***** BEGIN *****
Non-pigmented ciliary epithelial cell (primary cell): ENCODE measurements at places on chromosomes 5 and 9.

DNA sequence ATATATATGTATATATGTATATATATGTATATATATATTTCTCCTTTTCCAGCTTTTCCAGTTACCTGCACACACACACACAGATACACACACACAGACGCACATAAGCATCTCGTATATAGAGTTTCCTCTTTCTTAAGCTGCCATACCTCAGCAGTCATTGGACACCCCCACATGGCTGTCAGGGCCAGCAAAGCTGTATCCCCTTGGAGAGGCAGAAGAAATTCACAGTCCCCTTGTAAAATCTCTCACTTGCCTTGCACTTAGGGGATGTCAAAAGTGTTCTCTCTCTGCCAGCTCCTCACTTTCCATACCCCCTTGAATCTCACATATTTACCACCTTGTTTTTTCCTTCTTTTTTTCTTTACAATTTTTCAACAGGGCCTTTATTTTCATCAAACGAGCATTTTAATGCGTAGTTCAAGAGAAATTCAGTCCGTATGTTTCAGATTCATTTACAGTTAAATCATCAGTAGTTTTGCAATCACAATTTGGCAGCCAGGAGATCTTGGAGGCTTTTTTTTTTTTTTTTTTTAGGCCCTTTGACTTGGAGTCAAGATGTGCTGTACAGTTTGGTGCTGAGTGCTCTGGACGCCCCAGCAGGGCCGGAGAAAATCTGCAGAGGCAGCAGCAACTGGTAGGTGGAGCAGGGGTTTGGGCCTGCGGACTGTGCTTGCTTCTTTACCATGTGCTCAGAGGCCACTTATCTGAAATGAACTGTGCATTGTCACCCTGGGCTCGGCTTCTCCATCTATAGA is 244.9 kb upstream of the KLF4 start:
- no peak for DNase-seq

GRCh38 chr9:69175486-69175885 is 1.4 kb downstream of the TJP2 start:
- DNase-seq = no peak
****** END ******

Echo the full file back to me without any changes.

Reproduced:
Non-pigmented ciliary epithelial cell (primary cell): ENCODE measurements at places on chromosomes 5 and 9.

DNA sequence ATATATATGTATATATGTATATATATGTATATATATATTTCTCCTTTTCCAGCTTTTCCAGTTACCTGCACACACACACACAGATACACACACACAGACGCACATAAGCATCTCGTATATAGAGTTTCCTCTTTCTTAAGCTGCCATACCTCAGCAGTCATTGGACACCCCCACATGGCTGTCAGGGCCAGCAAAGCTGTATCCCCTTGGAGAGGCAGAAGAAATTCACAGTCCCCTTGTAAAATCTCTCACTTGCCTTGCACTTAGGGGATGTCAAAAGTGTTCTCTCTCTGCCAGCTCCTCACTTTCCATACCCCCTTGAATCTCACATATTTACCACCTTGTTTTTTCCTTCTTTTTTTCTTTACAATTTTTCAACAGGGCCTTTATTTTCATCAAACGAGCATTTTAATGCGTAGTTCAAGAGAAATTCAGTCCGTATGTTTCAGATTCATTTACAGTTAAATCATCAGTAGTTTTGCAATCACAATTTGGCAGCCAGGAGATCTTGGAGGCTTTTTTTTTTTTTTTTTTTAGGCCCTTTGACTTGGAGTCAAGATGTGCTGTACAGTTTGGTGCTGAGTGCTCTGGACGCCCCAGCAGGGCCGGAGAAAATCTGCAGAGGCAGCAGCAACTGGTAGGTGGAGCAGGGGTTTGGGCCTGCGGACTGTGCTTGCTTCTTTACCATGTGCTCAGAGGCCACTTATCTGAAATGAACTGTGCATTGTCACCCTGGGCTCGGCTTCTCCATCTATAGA is 244.9 kb upstream of the KLF4 start:
- no peak for DNase-seq

GRCh38 chr9:69175486-69175885 is 1.4 kb downstream of the TJP2 start:
- DNase-seq = no peak